Your Eq. 2 isn't quite right, and there seems to be an abuse of the differential notation going on. You also have the wrong dimensions for $$C_s$$, the unit should be $$\text{J/K/g}$$.

The thermal resistance of the pipe wall (assuming $$s\ll r$$), in analogy with how you would calculate electrical resistance, is $$\frac{s}{kA}.$$ I think you have this right in your equation. But thermal resistance is the proportionality factor between the temperature difference $$\Delta T=T_w-T_a$$ across the pipe wall, and the heat flow rate $$-dq/dt$$, so $$\Delta T=-\frac{s}{kA} \frac{dq}{dt}$$ $$\frac{dq}{dt} = -\frac{kA}{s}\Delta T.$$ This is the same as your Eq. 2, apart from the minus sign (note that $$dq/dt$$ is negative) and with $$dT$$ replaced by $$\Delta T$$ ($$dT$$ by itself doesn't make sense in that equation). All that remains is to combine this with Eq. 1 and solve:

$$mC_s \frac{d\Delta T}{dt} = -\frac{Ak}{s}\Delta T.$$ $$\frac{d\Delta T}{dt}+\frac{Ak}{smC_s}\Delta T=0$$ $$\Delta T(t)=(T_0-T_a)\exp\left(\frac{-Akt}{smC_s}\right).$$

The cooling time constant is $$\tau = \frac{smC_s}{Ak}.$$ In practice the wort temperature can be considered to have settled after about $$5\tau$$, or you can solve the above equation for your target temperature if it is higher than $$T_a$$.

• Comments split due to character limit. Thank you for a thoughtful reply, I appreciate it. I knew there was some funny business with how I was approaching the integration, but I couldn't quite figure it out. Thank you for the correcting the units as well, I missed that. Rearranging the final equation you derived left me with this expression. Tw(t)=(T0-Ta) exp(-Akt/(60*smCs))+Ta (The 60 is to convert t from seconds to minutes as its easier to understand graphically) Commented Mar 23, 2022 at 8:24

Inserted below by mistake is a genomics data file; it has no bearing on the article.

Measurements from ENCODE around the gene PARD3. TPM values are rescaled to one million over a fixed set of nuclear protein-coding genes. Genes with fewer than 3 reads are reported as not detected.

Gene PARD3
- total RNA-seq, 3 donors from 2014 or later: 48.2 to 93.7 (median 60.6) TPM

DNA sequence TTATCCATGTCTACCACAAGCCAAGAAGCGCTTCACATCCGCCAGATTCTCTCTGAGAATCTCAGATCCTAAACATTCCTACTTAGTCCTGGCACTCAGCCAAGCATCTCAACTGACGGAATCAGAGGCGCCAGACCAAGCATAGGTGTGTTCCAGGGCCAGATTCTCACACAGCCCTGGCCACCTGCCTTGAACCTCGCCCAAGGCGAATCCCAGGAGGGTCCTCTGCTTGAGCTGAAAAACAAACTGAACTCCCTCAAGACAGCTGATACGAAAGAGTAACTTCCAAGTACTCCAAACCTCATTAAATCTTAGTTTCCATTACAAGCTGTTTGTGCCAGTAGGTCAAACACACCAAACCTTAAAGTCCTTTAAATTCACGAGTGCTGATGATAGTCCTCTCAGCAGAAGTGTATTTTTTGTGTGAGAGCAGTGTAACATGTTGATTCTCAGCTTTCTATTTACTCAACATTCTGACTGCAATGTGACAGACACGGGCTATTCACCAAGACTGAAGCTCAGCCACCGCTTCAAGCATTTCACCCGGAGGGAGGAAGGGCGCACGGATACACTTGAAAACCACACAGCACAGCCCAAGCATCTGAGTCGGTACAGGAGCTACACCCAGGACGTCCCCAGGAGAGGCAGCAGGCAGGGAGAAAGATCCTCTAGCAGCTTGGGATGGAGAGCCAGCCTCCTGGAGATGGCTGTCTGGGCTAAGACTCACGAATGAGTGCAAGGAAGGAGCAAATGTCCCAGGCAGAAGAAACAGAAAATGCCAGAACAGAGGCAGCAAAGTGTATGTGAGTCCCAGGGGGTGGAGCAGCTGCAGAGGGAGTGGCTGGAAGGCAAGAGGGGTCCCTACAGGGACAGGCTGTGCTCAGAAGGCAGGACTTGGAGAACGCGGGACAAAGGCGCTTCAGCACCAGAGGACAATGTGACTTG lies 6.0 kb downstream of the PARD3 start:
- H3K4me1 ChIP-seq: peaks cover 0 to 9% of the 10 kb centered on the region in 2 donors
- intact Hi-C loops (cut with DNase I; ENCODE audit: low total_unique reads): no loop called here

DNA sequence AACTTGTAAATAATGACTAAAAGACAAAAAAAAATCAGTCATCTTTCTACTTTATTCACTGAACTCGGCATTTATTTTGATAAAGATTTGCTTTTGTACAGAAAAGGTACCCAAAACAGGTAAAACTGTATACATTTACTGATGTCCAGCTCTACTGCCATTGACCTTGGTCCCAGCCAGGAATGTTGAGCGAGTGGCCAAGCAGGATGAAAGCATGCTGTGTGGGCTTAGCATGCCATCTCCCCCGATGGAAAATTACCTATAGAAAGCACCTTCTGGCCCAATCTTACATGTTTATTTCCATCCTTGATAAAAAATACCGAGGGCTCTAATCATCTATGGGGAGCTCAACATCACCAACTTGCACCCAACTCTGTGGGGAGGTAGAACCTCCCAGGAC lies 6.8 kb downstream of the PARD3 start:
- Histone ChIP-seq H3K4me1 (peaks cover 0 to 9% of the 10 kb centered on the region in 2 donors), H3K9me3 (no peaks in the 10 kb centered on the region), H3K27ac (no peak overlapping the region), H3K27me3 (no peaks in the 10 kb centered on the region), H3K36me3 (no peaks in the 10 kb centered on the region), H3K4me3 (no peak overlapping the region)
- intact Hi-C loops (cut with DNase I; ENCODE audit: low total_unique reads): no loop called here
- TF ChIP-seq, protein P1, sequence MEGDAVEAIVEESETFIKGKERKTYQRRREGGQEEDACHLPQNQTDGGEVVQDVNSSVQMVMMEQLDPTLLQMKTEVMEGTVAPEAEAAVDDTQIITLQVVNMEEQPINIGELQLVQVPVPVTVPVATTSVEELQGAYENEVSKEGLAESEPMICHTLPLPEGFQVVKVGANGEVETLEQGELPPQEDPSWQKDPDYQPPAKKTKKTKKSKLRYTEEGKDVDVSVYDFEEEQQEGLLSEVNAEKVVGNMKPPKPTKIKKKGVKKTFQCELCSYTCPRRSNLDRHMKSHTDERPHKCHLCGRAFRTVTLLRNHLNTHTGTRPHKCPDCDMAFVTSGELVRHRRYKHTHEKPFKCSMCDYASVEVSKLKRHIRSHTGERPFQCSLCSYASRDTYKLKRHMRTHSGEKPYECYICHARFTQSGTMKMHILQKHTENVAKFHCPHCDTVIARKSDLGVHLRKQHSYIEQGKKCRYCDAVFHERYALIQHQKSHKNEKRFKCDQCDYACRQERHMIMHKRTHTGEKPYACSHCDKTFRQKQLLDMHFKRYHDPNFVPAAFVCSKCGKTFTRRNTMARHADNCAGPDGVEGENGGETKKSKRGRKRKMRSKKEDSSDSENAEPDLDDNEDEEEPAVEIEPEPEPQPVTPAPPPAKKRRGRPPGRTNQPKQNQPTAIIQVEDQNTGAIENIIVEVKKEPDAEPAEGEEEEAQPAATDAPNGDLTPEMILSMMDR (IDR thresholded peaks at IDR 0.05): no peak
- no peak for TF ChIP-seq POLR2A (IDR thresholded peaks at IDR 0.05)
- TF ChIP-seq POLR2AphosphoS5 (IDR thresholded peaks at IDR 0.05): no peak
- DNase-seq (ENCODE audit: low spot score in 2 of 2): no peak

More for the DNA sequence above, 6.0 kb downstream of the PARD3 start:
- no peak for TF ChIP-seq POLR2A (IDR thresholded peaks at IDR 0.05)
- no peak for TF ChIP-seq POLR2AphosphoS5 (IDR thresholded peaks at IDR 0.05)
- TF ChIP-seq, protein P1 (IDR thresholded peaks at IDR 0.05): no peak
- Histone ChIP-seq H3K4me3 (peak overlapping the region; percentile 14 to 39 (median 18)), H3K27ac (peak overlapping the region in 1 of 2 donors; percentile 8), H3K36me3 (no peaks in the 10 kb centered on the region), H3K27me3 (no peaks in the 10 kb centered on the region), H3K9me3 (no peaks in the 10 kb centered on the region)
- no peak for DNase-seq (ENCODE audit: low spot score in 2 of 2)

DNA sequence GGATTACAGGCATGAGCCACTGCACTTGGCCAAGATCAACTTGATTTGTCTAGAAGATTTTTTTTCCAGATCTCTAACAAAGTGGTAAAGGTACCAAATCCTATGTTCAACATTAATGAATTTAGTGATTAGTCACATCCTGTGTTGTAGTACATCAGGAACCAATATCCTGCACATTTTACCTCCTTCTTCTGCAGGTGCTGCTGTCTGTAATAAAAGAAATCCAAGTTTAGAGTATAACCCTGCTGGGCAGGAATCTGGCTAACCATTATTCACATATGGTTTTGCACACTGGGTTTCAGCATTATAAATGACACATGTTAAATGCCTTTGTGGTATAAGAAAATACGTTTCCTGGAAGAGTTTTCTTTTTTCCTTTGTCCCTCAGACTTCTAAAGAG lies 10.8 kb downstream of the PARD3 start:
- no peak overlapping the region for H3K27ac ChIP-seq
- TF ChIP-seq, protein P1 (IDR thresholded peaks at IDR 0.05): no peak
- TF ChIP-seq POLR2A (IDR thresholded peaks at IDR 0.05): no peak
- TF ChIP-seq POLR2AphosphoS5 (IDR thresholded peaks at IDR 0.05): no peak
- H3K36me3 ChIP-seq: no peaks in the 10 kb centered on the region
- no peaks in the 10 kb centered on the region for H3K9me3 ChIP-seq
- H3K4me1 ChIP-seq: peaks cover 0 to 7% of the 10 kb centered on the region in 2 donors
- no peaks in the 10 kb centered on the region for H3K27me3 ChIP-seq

• A visual inspection of a plot of Tw(t) vs t suggests to me that this is a reasonable representation of the problem as there is a smooth decay from Tw(0)=80 with increasing t and an asymptote at 10C. This is quite intuitive and to me suggests this is a good model. From the equation, it would take approximately 35 minutes for the wort to reach 37C. While I don’t have any direct evidence to base this opinion on, this seems like a reasonable amount of time (compared to ~2hrs cooling time from 80C to 37C for 20L of wort in a stainless-steel pot, half submerged in stagnant 10C [initially] water). Commented Mar 23, 2022 at 8:24
• However, as Chet pointed out the rate of cooling is also going to depend on the geometry of the apparatus and whether there is agitation of the wort. I am unsure about the magnitude of the impact of these factors on total cooling time, (i.e. if it leads to significantly longer cooling times) and will discuss this further under Chet’s reply. Once I have this apparatus built I will monitor the temperature over time and report back here to see how close the experimental time is to the predicted and thus if this simple case is a suitable approximation. Commented Mar 23, 2022 at 8:24
• Nevertheless, the model I imagined was definitely a simple/ideal case and I think the expression you derived reflects exactly what I was trying to describe. Thank you for your time and your thoughts. :) Commented Mar 23, 2022 at 8:24
• You are welcome. Chet is right, there will be thermal boundary resistances at the copper-water interfaces in addition to the thermal resistance of the copper itself. This is also partially related to the assumption of uniform temperature in the wort: the heat transfer coefficient will be lower if the uniformity assumption isn't valid. I'm not sure how significant these effects are, they may or may not be important in this case. I think you can still expect the wort temperature to decay roughly exponentially, and your best bet might be to experimentally determine the time constant. Good luck.
– Puk
Commented Mar 23, 2022 at 8:39